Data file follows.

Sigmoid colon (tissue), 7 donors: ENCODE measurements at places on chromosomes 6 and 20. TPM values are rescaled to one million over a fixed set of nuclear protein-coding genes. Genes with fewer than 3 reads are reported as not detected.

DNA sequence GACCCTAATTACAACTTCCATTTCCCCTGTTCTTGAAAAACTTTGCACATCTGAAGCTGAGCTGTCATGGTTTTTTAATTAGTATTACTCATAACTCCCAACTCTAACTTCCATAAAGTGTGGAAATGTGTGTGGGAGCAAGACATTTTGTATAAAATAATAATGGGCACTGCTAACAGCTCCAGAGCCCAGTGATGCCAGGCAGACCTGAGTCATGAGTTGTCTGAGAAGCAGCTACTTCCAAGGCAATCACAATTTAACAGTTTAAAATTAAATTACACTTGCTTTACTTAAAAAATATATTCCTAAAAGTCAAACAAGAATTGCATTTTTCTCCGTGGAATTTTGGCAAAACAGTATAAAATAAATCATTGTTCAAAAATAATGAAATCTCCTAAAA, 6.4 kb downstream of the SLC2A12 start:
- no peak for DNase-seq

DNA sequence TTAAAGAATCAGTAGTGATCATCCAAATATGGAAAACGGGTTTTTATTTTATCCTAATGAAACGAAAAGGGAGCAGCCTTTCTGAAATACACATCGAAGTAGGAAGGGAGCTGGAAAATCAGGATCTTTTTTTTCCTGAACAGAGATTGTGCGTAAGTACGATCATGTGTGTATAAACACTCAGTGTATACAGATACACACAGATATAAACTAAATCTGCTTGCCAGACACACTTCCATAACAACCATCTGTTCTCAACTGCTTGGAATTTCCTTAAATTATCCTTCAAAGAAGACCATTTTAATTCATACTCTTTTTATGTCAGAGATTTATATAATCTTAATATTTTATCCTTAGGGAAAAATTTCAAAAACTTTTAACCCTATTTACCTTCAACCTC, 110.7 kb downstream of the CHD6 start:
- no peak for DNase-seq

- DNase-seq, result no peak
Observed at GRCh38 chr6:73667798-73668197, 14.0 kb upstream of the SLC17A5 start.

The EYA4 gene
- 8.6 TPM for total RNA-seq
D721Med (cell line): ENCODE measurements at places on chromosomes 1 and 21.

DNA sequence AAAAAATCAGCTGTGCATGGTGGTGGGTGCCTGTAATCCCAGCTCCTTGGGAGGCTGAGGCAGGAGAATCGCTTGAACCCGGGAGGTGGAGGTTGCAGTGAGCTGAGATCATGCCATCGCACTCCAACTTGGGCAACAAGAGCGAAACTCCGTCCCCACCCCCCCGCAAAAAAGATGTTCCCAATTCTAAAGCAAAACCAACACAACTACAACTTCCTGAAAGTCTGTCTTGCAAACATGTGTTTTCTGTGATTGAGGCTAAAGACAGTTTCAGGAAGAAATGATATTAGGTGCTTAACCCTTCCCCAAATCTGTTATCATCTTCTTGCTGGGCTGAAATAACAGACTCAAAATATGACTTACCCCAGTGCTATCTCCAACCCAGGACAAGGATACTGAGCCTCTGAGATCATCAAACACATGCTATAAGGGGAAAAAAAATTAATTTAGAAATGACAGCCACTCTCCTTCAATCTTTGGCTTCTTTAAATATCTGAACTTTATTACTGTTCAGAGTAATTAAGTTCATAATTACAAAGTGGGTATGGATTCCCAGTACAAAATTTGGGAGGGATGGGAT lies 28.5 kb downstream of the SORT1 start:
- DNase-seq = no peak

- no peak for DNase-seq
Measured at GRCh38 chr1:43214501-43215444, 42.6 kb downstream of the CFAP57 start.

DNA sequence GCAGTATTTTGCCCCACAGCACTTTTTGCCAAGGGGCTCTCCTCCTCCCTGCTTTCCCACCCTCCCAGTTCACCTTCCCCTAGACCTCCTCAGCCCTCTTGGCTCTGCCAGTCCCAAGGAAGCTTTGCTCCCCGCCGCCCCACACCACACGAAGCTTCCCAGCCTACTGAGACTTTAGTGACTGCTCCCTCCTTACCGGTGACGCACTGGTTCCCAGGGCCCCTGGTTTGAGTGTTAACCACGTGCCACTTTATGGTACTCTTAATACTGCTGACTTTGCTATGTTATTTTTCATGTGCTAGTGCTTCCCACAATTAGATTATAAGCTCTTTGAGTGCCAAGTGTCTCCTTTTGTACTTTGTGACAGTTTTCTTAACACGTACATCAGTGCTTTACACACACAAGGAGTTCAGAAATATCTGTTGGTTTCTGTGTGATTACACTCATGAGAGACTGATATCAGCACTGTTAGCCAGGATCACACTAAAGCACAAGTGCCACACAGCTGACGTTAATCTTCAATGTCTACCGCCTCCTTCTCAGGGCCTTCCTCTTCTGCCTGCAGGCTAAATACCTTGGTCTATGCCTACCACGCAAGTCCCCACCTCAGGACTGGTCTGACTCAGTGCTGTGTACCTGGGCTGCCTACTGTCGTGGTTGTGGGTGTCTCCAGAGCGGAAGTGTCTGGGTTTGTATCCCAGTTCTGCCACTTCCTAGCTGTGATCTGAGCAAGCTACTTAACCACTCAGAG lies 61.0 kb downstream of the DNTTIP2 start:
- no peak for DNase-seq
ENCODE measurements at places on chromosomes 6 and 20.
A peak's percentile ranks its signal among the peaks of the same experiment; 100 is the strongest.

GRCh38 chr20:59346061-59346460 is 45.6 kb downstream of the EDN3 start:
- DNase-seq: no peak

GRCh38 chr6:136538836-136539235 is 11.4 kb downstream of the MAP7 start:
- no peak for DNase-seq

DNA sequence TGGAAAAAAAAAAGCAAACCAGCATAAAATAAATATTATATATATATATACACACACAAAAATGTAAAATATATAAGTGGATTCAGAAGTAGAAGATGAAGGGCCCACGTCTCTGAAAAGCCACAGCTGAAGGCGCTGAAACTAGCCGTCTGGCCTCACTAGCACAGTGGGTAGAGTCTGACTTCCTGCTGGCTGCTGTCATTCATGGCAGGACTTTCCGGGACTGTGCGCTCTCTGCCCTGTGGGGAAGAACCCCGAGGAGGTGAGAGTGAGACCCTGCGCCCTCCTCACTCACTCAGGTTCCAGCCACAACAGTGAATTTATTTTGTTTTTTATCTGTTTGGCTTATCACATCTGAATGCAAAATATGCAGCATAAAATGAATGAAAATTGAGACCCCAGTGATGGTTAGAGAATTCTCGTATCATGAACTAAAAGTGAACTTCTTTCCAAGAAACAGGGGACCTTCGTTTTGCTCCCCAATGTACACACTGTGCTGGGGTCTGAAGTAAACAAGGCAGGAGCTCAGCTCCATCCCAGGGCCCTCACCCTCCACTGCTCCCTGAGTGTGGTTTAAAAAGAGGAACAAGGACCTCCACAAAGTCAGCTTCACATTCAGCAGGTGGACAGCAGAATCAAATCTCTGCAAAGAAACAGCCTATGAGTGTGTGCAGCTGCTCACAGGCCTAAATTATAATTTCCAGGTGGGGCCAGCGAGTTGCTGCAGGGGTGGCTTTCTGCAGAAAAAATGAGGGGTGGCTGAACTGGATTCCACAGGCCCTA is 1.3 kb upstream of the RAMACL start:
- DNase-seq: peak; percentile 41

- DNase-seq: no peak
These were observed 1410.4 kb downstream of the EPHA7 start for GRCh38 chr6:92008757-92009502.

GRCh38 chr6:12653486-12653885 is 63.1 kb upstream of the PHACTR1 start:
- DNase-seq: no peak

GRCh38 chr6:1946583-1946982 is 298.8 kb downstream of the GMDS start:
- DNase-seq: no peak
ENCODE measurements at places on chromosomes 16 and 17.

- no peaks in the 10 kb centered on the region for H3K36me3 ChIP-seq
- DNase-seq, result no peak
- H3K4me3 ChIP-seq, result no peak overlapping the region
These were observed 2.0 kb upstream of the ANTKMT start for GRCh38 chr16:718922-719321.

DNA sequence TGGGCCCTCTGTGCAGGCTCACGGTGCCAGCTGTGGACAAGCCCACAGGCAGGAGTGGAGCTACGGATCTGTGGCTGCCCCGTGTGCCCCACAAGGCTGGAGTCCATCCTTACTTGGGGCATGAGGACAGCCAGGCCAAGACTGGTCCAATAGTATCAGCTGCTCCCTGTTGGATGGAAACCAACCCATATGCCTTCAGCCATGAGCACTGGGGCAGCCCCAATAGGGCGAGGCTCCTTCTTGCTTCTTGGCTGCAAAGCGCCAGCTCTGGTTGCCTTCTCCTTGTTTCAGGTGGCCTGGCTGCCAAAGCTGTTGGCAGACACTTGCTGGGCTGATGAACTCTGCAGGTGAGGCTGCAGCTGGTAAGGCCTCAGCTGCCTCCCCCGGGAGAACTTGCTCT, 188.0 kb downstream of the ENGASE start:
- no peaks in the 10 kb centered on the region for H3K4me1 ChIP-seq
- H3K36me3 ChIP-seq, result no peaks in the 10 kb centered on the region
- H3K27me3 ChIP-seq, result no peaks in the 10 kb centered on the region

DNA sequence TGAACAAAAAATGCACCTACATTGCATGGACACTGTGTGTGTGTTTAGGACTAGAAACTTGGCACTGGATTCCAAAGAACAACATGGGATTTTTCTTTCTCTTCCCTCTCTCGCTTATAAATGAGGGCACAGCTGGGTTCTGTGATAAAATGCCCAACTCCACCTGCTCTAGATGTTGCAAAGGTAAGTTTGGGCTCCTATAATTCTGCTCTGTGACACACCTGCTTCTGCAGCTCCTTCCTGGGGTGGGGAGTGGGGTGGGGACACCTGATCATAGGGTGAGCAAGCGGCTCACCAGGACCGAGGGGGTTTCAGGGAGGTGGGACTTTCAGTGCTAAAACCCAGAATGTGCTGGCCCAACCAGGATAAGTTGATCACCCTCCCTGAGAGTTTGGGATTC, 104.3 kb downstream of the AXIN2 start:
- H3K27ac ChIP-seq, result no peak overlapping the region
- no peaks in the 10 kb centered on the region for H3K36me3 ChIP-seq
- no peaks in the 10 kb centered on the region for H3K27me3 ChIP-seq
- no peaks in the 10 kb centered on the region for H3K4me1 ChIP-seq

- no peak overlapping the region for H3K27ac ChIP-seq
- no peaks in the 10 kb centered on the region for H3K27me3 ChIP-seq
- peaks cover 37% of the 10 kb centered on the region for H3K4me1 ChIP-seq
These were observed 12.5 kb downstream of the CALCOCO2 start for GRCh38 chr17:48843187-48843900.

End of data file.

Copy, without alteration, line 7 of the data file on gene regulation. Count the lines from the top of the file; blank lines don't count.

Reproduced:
Observed at GRCh38 chr6:73667798-73668197, 14.0 kb upstream of the SLC17A5 start.